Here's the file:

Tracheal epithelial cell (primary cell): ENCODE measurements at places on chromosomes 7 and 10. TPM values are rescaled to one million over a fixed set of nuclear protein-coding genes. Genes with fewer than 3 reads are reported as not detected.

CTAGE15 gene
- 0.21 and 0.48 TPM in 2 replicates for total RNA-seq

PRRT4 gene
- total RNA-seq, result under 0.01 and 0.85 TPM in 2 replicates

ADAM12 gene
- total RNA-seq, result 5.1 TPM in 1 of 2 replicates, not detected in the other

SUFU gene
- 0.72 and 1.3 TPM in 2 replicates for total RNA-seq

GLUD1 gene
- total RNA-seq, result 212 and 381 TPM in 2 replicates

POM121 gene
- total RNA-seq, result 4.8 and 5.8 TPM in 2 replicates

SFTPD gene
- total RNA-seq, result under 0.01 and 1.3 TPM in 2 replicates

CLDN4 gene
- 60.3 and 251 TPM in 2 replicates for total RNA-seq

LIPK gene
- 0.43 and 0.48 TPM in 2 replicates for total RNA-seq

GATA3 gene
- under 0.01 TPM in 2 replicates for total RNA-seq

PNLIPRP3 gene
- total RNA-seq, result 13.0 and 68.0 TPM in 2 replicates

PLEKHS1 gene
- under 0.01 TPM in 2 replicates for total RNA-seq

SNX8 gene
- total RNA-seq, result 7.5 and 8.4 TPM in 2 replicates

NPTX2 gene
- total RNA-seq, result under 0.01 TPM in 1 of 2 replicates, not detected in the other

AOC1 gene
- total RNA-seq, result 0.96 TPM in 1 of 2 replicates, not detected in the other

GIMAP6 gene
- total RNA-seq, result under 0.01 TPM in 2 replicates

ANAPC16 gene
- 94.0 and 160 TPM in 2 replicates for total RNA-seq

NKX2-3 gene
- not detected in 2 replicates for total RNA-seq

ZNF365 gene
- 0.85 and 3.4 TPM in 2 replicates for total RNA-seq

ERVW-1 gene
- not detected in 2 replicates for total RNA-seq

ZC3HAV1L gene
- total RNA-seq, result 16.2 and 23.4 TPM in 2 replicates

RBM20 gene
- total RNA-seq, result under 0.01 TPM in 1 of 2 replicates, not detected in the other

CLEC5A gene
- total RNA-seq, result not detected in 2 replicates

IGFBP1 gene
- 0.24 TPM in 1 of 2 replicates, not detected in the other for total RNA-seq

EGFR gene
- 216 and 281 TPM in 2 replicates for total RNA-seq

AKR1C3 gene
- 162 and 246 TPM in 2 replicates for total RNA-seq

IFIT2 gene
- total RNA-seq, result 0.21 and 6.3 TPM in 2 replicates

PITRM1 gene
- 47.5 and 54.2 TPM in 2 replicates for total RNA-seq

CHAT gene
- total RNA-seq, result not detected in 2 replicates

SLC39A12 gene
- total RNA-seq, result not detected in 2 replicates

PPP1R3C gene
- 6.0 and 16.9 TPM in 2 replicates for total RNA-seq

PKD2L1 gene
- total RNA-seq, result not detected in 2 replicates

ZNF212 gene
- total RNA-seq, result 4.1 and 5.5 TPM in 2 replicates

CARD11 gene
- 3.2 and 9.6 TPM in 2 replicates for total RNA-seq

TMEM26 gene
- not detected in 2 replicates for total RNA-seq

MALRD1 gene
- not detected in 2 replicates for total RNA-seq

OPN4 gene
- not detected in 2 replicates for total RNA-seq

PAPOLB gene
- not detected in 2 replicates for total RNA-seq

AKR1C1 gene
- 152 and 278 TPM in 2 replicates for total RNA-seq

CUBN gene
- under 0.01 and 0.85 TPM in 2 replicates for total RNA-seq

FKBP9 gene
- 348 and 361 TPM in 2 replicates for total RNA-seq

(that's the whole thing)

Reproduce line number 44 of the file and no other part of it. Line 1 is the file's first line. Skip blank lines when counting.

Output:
RBM20 gene